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Image Credit: Drop.com The possibilities for modifying the feel of a mechanical keyboard are nearly endless. At the most basic, you have the three different types of MX switches to consider. Beyond that, however, are near-infinite variations on these tried-and-true designs that tweak spring weight, slider geometry and material, degrees of lubrication, and so on. In addition to switches, there are case design considerations as well; you can use a keyboard implementing a unique mounting method or materials to impact how it feels as well. And this isn’t even considering everything non-MX (yeah, I need to mention buckling spring again - or even its big brother, beamspring).  Sound Sound is very similar to feel in that there is a lot of focus on customizing it in this hobby. Most of the things that are changed to impact feel will also impact sound in some way, and on top of that the materials will affect sound to a further degree. So while you can get a pretty good idea of how a keyboard will feel by combining various components together, the way that all those pieces affect the sound of the keyboard can be a little more difficult to predict. Metal cases are well known to add a “ping” characteristic to the sound profile, and dampening materials can make everything sound lower pitched and more “thock”y. Suffice to say that there are loads of opinions on sound out there and it’s not exactly a standardized vocabulary, so reading about sound can be quite tricky. Sound test videos are a good starting point but keep in mind the effect that room acoustics and recording setup will have on those.  Layout
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Image Credit: @HoffmanMyster Layout can take one of three directions: physical keyboard layout (size), physical key layout (within a given size/shape), and specific key position layout (what I would consider to fall under “Programmability”, below). Simply put, there are (again) tons more options for all of these factors with mechanical keyboards. Do you want a tenkeyless layout omitting the numberpad, do you want only the bare minimum required to type in order to maximize desk space and hope to improve your ergonomics, or do you just want to try something crazy and wacky (insert keyboard in the shape of a butcher knife)? You can do all of these and more with mechanical keyboards. And once you’ve got your shape and size determined, you can move the position of switches within that shape to tweak things to your liking; make the alpha cluster ortholinear, split larger keys into smaller sized keys to add more functionality, or even add rotary encoder knobs. See the swiss cheese PCBs above for an example of how many different layouts these keyboards can support in a single design.  Programmability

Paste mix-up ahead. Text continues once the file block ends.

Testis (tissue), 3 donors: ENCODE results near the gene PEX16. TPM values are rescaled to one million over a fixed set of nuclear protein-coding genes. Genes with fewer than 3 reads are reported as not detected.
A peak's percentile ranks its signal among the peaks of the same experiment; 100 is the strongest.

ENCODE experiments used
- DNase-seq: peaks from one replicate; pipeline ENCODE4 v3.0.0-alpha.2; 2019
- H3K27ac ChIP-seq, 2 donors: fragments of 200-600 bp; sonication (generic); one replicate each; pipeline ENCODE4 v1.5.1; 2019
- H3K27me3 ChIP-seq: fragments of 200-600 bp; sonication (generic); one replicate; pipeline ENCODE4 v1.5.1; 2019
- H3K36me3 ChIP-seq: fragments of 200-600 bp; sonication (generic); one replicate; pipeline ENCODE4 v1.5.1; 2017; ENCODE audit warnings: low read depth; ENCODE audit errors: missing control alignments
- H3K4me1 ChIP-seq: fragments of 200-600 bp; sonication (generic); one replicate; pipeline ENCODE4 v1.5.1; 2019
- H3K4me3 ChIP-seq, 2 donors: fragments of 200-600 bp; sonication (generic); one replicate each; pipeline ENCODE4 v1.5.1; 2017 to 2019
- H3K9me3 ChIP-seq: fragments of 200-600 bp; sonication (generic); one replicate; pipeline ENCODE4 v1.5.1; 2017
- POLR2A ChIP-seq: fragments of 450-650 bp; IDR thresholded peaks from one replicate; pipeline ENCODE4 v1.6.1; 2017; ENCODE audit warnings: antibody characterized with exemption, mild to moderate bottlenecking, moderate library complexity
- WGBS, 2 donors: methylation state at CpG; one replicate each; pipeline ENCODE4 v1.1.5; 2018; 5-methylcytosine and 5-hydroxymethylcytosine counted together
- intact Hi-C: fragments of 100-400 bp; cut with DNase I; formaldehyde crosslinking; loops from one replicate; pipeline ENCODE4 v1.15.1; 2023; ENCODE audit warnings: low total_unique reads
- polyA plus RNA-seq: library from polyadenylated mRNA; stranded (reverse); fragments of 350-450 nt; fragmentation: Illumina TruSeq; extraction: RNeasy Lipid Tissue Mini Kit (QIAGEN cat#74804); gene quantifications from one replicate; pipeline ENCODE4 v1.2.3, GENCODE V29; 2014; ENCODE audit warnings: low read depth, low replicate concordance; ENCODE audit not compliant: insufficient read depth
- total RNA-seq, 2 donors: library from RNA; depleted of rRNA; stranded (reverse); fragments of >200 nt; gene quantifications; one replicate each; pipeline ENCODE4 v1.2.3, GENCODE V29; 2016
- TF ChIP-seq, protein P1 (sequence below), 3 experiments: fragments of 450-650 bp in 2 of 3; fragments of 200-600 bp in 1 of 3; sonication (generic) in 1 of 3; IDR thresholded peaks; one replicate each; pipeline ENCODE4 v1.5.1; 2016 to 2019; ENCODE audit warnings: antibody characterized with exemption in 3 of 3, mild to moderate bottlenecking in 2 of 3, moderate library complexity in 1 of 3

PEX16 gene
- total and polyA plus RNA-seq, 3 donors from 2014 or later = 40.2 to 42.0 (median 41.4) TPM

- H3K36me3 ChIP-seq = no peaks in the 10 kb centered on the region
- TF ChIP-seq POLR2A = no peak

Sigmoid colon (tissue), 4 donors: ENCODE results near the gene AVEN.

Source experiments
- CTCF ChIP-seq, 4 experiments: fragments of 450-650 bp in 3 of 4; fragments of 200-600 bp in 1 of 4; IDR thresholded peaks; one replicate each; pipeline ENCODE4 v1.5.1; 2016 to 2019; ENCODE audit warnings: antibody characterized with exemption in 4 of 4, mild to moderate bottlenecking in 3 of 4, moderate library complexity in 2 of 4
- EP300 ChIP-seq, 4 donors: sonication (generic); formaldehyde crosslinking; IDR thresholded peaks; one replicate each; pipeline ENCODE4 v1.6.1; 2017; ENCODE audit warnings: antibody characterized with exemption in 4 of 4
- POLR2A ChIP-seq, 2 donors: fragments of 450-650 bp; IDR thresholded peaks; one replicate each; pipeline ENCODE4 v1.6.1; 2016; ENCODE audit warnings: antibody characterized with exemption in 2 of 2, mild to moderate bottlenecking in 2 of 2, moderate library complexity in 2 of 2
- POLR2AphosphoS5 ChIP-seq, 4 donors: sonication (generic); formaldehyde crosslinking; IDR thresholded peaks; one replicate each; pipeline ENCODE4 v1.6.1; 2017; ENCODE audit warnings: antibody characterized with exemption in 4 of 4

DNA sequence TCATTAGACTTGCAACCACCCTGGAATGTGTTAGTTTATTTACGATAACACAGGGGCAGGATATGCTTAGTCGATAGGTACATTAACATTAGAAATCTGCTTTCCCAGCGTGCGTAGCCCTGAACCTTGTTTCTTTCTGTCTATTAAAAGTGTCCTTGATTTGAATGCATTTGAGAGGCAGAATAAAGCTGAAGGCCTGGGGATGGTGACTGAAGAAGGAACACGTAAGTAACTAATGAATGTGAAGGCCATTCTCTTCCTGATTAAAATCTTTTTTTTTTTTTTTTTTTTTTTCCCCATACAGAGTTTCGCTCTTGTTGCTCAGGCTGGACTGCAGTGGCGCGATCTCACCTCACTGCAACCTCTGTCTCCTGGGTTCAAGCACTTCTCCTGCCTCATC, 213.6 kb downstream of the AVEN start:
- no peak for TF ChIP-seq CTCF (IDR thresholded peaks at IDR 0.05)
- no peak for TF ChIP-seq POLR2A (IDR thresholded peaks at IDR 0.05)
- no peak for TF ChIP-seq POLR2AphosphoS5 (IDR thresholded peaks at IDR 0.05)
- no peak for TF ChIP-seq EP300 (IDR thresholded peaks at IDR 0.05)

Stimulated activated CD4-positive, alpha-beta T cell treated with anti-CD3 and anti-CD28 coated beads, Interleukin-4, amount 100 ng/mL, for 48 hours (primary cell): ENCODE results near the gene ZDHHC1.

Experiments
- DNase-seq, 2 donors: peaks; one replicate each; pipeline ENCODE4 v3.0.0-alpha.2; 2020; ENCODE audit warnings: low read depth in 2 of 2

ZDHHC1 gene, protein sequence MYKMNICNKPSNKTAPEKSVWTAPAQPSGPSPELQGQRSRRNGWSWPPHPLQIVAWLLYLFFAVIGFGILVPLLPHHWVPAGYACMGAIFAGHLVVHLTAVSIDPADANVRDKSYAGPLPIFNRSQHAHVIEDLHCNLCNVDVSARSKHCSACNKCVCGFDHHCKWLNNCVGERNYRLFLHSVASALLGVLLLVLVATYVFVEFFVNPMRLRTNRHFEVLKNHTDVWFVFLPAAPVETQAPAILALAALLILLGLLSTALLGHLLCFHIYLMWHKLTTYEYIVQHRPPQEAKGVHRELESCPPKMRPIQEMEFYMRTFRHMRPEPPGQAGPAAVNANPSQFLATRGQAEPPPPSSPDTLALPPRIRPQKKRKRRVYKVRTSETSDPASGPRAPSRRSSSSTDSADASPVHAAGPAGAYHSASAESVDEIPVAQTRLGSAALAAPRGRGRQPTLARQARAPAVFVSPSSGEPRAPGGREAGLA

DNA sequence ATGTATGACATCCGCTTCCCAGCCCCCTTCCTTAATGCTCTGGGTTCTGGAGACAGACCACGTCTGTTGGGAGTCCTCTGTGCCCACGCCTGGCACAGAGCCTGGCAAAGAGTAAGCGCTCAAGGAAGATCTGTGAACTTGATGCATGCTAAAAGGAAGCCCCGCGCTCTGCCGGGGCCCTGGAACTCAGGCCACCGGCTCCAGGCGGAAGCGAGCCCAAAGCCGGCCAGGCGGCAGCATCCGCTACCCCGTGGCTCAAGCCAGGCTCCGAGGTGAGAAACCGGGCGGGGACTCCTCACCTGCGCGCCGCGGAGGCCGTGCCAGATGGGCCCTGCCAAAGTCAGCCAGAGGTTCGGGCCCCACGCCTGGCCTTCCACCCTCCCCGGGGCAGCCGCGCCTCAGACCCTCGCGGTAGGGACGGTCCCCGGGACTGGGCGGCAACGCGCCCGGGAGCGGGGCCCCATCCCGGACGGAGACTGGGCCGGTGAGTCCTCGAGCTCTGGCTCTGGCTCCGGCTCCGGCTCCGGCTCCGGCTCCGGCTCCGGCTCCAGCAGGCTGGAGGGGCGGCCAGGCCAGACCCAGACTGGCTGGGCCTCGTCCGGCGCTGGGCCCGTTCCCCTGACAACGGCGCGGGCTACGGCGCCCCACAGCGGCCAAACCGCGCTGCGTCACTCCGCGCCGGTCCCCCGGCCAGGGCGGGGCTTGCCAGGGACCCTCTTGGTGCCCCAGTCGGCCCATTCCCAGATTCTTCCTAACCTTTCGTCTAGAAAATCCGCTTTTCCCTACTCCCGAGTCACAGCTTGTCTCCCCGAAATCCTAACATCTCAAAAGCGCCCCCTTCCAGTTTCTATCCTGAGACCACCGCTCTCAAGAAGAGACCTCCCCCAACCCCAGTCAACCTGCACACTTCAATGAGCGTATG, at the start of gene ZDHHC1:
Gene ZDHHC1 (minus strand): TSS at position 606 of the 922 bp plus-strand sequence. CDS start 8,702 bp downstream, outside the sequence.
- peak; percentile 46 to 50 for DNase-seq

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Image Credit: Drop.com While you can do some level of reprogramming the functionality of a given key with a non-mechanical keyboard, these solutions are usually limited and dependent on running an application on the computer you’re using. Those programming changes wouldn’t carry over to another computer, and certainly wouldn’t make a difference if you used the keyboard with an iPad, for example. This is where on-board reprogramming comes in. Most non-introductory mechanical keyboards will allow you to customize the specific key layout using software like QMK, VIA, or Vial (among others). These changes to the layout are then flashed to the keyboard itself, effectively hardcoding those modifications to travel with the keyboard. Such changes can include alternate layouts (Dvorak, Colemak, or international), moving left Ctrl to the Caps Lock position, changing \| to Backspace and making better use of the backspace position with a split-backspace configuration (see layout customization above ;) ), and Function layers to switch between various setups or temporarily give access to an assortment of custom macros or other keys. Again - nearly endless possibilities.  Aesthetics
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Image Credit: @alexku85 The customization theme continues… mechanical keyboards allow for - you guessed it - near endless aesthetic customizations. From the material and color of the keyboard itself to the switches (visible if using a low-profile case) and keycaps on top, the world is your oyster. As the hobby has exploded in the last few years, so have the options available to us. You can surely find a keycap set themed around something you’re interested in, or featuring a colorway (set of colors) that piques your interest. There’s really so much to aesthetics that I can’t possibly do it justice in this short article, so please do yourself a favor and browse the mech keys subreddit or instagram to see what people have already put together.  What grabbed your interest in mechanical keyboards?